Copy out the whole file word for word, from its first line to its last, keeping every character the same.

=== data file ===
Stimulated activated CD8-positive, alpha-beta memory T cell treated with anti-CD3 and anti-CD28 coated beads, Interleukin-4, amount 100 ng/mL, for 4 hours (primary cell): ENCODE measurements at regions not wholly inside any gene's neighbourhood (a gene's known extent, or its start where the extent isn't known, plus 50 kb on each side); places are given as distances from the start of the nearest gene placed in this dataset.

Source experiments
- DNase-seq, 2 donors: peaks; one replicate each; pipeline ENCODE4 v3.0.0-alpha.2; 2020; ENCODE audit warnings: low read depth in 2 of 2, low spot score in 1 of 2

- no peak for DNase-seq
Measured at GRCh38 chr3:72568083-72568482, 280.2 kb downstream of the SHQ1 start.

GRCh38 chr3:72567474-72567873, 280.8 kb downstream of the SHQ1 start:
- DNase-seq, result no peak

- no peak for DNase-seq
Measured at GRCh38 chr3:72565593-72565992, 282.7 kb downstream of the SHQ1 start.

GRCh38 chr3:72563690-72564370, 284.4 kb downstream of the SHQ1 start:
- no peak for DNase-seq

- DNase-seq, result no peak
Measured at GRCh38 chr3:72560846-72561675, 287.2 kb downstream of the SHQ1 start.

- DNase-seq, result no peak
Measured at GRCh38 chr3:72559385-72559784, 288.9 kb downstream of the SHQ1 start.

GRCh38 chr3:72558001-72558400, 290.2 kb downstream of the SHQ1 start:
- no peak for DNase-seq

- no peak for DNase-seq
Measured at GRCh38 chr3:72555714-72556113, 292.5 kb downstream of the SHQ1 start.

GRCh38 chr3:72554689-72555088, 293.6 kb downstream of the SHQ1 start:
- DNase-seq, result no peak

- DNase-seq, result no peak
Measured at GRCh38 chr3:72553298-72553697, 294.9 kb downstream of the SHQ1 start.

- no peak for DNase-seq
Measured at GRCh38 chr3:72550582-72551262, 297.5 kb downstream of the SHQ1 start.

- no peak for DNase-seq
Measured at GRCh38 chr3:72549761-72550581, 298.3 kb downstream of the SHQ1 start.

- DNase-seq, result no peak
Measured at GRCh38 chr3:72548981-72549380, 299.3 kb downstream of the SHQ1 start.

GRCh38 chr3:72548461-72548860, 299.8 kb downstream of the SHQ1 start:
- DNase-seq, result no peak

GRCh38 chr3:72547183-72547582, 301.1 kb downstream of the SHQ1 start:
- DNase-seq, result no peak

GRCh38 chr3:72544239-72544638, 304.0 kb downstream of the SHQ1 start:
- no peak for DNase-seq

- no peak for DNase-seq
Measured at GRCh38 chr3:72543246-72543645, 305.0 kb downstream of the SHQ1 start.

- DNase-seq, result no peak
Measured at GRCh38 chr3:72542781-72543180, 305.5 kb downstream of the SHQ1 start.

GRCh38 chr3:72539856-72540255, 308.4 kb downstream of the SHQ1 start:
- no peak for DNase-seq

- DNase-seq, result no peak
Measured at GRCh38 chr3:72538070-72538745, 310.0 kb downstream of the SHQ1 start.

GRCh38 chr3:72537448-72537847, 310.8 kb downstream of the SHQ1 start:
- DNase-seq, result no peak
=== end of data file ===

Stimulated activated CD8-positive, alpha-beta memory T cell treated with anti-CD3 and anti-CD28 coated beads, Interleukin-4, amount 100 ng/mL, for 4 hours (primary cell): ENCODE measurements at regions not wholly inside any gene's neighbourhood (a gene's known extent, or its start where the extent isn't known, plus 50 kb on each side); places are given as distances from the start of the nearest gene placed in this dataset.

Source experiments
- DNase-seq, 2 donors: peaks; one replicate each; pipeline ENCODE4 v3.0.0-alpha.2; 2020; ENCODE audit warnings: low read depth in 2 of 2, low spot score in 1 of 2

- no peak for DNase-seq
Measured at GRCh38 chr3:72568083-72568482, 280.2 kb downstream of the SHQ1 start.

GRCh38 chr3:72567474-72567873, 280.8 kb downstream of the SHQ1 start:
- DNase-seq, result no peak

- no peak for DNase-seq
Measured at GRCh38 chr3:72565593-72565992, 282.7 kb downstream of the SHQ1 start.

GRCh38 chr3:72563690-72564370, 284.4 kb downstream of the SHQ1 start:
- no peak for DNase-seq

- DNase-seq, result no peak
Measured at GRCh38 chr3:72560846-72561675, 287.2 kb downstream of the SHQ1 start.

- DNase-seq, result no peak
Measured at GRCh38 chr3:72559385-72559784, 288.9 kb downstream of the SHQ1 start.

GRCh38 chr3:72558001-72558400, 290.2 kb downstream of the SHQ1 start:
- no peak for DNase-seq

- no peak for DNase-seq
Measured at GRCh38 chr3:72555714-72556113, 292.5 kb downstream of the SHQ1 start.

GRCh38 chr3:72554689-72555088, 293.6 kb downstream of the SHQ1 start:
- DNase-seq, result no peak

- DNase-seq, result no peak
Measured at GRCh38 chr3:72553298-72553697, 294.9 kb downstream of the SHQ1 start.

- no peak for DNase-seq
Measured at GRCh38 chr3:72550582-72551262, 297.5 kb downstream of the SHQ1 start.

- no peak for DNase-seq
Measured at GRCh38 chr3:72549761-72550581, 298.3 kb downstream of the SHQ1 start.

- DNase-seq, result no peak
Measured at GRCh38 chr3:72548981-72549380, 299.3 kb downstream of the SHQ1 start.

GRCh38 chr3:72548461-72548860, 299.8 kb downstream of the SHQ1 start:
- DNase-seq, result no peak

GRCh38 chr3:72547183-72547582, 301.1 kb downstream of the SHQ1 start:
- DNase-seq, result no peak

GRCh38 chr3:72544239-72544638, 304.0 kb downstream of the SHQ1 start:
- no peak for DNase-seq

- no peak for DNase-seq
Measured at GRCh38 chr3:72543246-72543645, 305.0 kb downstream of the SHQ1 start.

- DNase-seq, result no peak
Measured at GRCh38 chr3:72542781-72543180, 305.5 kb downstream of the SHQ1 start.

GRCh38 chr3:72539856-72540255, 308.4 kb downstream of the SHQ1 start:
- no peak for DNase-seq

- DNase-seq, result no peak
Measured at GRCh38 chr3:72538070-72538745, 310.0 kb downstream of the SHQ1 start.

GRCh38 chr3:72537448-72537847, 310.8 kb downstream of the SHQ1 start:
- DNase-seq, result no peak